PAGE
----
Advanced Scholarship for the research into Hereditary Spastic Paraplegia
Carol Marchetto, Fred H. Gage
Zacharias Kohl, Jürgen Winkler
Individualized human in vitro model for hereditary spastic paraplegia
Hereditary spastic paraplegia (HSP) is a heterogeneous group of neurodegenerative disorders in which the most prominent characteristic is the degeneration of spinal cord tracts. Clinically patients suffer from progressive spasticity and weakness of the lower limbs. Neuropathologically retrograde axonal degeneration of the corticospinal tracts and posterior columns are described. In recent years, genetic studies have identified key genes in HSP. Mechanistically, impaired axonal transport due to defects in microtubuli interactions as well as mitochondrial dysfunction were suggested, leading to dying back of long-projecting axons. Part of the lack of causal therapeutic options is a lack in humanized models of the disease.
The entire field has changed since the discovery of induced pluripotent stem (iPS) cells. Somatic cells can be directly reprogrammed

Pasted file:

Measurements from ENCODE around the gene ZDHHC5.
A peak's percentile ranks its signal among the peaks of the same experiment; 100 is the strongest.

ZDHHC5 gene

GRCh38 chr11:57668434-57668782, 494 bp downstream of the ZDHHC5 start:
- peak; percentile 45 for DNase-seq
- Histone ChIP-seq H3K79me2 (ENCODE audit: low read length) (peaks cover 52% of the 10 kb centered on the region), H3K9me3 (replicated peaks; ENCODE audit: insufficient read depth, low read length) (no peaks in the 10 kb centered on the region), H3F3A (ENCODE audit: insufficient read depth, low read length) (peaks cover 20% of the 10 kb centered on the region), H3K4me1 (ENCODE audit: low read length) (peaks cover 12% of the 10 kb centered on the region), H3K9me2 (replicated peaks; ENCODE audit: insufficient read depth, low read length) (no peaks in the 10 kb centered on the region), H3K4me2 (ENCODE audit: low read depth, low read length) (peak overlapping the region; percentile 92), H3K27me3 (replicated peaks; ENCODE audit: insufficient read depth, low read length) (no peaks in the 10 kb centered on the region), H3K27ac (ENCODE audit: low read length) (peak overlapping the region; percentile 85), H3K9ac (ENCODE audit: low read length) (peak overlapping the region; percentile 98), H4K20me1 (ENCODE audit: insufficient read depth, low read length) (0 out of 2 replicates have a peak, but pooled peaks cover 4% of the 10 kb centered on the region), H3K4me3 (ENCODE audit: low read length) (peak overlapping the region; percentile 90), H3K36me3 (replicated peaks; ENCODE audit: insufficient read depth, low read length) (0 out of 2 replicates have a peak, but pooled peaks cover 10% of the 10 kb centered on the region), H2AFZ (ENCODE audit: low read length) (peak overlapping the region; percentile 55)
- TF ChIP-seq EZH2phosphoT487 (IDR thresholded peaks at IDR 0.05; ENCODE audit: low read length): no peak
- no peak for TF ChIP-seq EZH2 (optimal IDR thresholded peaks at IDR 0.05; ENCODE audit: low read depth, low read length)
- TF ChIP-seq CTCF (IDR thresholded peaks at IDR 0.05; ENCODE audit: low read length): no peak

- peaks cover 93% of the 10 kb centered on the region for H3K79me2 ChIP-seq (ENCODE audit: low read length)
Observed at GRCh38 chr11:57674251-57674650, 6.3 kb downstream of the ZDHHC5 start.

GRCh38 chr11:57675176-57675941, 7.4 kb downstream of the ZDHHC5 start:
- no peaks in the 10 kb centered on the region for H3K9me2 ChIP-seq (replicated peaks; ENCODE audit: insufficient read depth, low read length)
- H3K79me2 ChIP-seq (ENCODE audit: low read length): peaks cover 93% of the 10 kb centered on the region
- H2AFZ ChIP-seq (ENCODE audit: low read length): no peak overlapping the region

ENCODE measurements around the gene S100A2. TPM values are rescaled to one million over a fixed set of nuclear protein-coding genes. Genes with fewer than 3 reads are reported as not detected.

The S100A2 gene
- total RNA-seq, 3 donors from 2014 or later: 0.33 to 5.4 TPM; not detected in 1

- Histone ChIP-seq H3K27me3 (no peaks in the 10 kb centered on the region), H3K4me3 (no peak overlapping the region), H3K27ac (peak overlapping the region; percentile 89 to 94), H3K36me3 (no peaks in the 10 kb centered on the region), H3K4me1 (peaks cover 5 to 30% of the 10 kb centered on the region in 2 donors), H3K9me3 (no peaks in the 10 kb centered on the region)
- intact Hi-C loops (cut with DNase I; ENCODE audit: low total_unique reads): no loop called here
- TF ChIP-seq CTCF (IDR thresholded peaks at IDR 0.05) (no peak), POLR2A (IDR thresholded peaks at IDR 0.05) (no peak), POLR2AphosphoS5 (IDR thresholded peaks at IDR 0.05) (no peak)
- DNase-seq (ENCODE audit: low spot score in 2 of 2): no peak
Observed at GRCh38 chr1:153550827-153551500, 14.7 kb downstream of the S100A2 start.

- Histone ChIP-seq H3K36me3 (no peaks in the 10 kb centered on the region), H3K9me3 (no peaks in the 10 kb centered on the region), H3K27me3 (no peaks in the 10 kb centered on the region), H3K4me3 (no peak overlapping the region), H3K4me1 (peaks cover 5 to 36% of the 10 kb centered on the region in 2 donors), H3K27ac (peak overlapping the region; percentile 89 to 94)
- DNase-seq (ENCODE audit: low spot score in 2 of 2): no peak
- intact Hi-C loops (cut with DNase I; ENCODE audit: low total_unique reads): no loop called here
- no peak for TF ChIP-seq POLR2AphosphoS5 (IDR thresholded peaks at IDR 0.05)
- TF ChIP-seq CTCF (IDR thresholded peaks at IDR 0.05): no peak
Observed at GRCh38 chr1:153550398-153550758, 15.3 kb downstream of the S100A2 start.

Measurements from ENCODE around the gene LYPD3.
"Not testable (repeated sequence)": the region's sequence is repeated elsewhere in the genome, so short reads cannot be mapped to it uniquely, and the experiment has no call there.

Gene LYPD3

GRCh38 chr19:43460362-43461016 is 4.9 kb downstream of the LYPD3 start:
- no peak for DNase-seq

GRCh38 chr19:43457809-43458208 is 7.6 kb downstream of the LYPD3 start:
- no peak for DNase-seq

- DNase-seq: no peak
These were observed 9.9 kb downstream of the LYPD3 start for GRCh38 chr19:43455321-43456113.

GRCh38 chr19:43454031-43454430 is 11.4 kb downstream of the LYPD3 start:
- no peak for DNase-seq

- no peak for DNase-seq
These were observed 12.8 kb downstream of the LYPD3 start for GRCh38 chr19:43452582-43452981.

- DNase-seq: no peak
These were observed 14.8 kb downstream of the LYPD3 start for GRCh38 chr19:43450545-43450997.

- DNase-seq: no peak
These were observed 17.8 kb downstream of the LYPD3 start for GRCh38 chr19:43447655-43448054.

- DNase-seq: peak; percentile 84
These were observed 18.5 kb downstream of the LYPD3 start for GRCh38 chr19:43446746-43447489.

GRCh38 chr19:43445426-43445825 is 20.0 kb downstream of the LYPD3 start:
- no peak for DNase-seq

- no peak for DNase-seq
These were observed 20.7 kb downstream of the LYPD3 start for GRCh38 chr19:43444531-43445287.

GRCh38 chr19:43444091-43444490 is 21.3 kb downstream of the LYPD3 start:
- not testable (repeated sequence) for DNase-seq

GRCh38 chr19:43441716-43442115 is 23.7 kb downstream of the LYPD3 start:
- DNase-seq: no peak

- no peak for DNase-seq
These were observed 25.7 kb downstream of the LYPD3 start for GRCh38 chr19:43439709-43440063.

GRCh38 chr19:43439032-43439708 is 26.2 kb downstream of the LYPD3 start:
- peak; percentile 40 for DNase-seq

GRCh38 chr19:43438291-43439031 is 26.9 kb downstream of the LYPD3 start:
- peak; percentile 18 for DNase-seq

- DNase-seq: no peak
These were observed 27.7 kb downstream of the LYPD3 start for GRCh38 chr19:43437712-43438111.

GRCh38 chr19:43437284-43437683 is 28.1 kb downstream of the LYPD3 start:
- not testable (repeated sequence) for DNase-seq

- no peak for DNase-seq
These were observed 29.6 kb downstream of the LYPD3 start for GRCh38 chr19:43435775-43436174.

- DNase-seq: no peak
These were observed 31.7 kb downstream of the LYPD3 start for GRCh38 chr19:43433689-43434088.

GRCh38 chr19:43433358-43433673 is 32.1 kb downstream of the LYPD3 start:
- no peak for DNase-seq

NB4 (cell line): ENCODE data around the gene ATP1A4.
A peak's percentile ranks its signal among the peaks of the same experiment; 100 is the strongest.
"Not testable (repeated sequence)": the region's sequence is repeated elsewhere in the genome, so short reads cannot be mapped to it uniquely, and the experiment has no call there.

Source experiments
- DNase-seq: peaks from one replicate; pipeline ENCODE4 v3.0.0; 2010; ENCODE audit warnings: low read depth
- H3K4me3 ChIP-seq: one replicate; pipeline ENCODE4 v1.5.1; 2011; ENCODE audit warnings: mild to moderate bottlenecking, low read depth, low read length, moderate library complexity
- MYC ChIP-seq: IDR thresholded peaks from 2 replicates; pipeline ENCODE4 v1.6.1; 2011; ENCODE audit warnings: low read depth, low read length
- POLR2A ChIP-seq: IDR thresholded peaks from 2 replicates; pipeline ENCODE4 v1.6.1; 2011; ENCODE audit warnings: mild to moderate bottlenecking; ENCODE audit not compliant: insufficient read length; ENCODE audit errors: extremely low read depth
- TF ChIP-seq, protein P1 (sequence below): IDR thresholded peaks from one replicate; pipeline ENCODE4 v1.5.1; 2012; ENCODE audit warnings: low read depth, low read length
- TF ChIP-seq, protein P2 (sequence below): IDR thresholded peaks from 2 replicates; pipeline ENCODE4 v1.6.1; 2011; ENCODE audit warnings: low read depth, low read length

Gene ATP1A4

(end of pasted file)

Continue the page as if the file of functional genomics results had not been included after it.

in vitro into a pluripotent embryonic stem cell-like state. These iPS cells can be generated from human skin cells and in particular have been shown to be able to differentiate into neurons and motor neurons. The aim of our study will be to establish phenotypic iPS cells from patients with hereditary spastic paraplegia (HSP) skin samples and differentiate those into motor neurons. We will investigate axonal pathology of those human patient derived motor neurons. We will focus on genetically defined SPG4 (most frequent dominant form of HSP) and SPG11 (most frequent recessive form of HSP). We will investigate cellular and molecular abnormalities that may underlie the disturbance in axonal transport and maintenance in these patient’s motor neurons and test the individual potential of drug candidates and targets for pharmacological intervention.